The definition of "success" for a business may be rising stock prices, or increased sales...but the definition of success for a citizen has nothing to do with stock prices or corporate income...a citizen is a success--as a citizen--inasmuch as that individual makes things better. It does not matter how: a parent who conveys to their children the responsibility of citizenship--that the world is not their bowl of cherries, but everyone's bowl of cherries, that they owe something to the society that nurtured them--that parent is a success as a citizen. The honest shopkeeper, the honest craftsperson, the honest teacher, the honest tradesperon, the honest truckdriver; those who obey the laws and make roads safer by their driving or make neighborhoods safer by their cooperation; those who volunteer for tasks like ambulance work or mentoring kids or working in food pantries: these are all doing what successful citizens do...they are supporting the social and cultural infrastructure that supports them.

But do we judge a person as a “citizen” or as a “human being”? In the above passage we see the idea that children owe something to the “society” that nurtured them. The term “nation” is not used. To me this continual flipping between “society” and “nation” actually weakens the point of the text. For me the points in the entire post could be more powerfully made if the references were revised as needed to refer to “society” rather than “nation” and to focus on individuals as simple “humans” rather than as “citizens”. Or perhaps we need to consider using the term "citizen" in a manner that disassociates it from the nation; which is an approach I find interesting.

What distinguishes the unsuccessful citizen? Some old-fashioned vices: greed, dishonesty, laziness, selfishness, cruelty, anger/resentment/, refusal to take responsibility for his/her own acts and their consequences. Anything that degrades the resources of the nation--including the human resources needed for a healthy society--anything that harms the nation--brands those who do it as unsuccessful, bad, citizens. When a construction firm uses substandard materials to build that highway or bridge or apartment building...that's being a bad citizen, and no amount of donations to a political candidate--or even a university--can undo the damage done to the fabric of trust that underlies healthy societies. When a member of the armed forces uses supplies for personal gain--or fails to learn his/her job and carry out his/her duties with dispatch--or does anything that reflects badly on the service--that's damage done to public trust and/or to the reputation of the nation. When a policeman or jail guard rapes a prisoner...when a judge rules in favor of a corporation in which he owns stock...when a company fires the employees in its own nation and hires cheaper labor elsewhere...that's damage done to the fabric of the nation. And that's being a bad citizen.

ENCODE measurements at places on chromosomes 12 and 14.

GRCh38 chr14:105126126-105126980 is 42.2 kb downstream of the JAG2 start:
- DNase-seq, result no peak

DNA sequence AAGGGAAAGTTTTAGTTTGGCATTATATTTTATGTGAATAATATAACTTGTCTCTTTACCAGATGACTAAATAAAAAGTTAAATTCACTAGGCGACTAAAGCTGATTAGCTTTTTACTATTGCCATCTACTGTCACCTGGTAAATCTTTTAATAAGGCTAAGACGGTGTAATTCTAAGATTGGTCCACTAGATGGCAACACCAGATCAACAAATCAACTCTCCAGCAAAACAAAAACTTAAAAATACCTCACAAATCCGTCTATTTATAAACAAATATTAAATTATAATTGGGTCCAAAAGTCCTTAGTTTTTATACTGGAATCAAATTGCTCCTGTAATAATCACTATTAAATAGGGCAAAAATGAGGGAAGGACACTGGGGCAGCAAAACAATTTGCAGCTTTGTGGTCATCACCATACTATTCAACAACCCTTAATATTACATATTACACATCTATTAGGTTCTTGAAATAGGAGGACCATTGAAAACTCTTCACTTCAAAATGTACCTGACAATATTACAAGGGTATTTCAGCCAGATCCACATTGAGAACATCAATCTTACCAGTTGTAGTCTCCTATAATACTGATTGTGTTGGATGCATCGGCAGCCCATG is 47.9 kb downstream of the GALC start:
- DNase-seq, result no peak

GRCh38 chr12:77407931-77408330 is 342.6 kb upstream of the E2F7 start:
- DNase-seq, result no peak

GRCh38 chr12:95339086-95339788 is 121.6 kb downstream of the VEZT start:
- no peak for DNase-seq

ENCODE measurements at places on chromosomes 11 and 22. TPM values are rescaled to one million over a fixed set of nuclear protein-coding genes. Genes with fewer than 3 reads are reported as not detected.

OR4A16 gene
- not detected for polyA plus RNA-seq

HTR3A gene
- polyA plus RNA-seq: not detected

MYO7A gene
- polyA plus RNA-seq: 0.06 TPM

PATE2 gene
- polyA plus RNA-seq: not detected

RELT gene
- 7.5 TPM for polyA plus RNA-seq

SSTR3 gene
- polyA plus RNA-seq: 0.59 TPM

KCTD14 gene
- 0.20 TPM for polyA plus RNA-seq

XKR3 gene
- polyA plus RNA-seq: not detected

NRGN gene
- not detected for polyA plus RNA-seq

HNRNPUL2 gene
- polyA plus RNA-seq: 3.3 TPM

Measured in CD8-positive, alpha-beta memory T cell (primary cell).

There is more in the above than I can reasonably address here however I do want to disagree with one point and use that disagreement to introduce another concept and to indicate that sometimes there is more complexity in the situation than is first apparent. I submit that the statement “when a company fires the employees in its own nation and hires cheaper labor elsewhere...that's damage done to the fabric of the nation” at best needs a lot of qualification or at worst is simply false. I am going to deliberately oversimplify a complex subject to make a point. Consider what happens of the XYZ Widget company does not shift production overseas; does it stay in business or go bankrupt when a widget company from one of the BRIC countries suddenly has their widget on the market at a significantly lower price? If the company goes out of business not only is the production staff out of work so are the design staff, accounting, marketing and so forth. Are the people who run companies greedy? Often. Do they pass up opportunities to help the communities in which they do business? Sometimes. On the other hand do they take opportunities to help the communities in which they do business? Sometimes. The point is that the people who run companies are humans just like the rest of us; some so mean you do not want to meet them in the street, some so kind that you would have them as a close friend and most in between. Often there is a conflict of goals; this does not necessarily excuse all kinds of behavior but perhaps it does help understand it.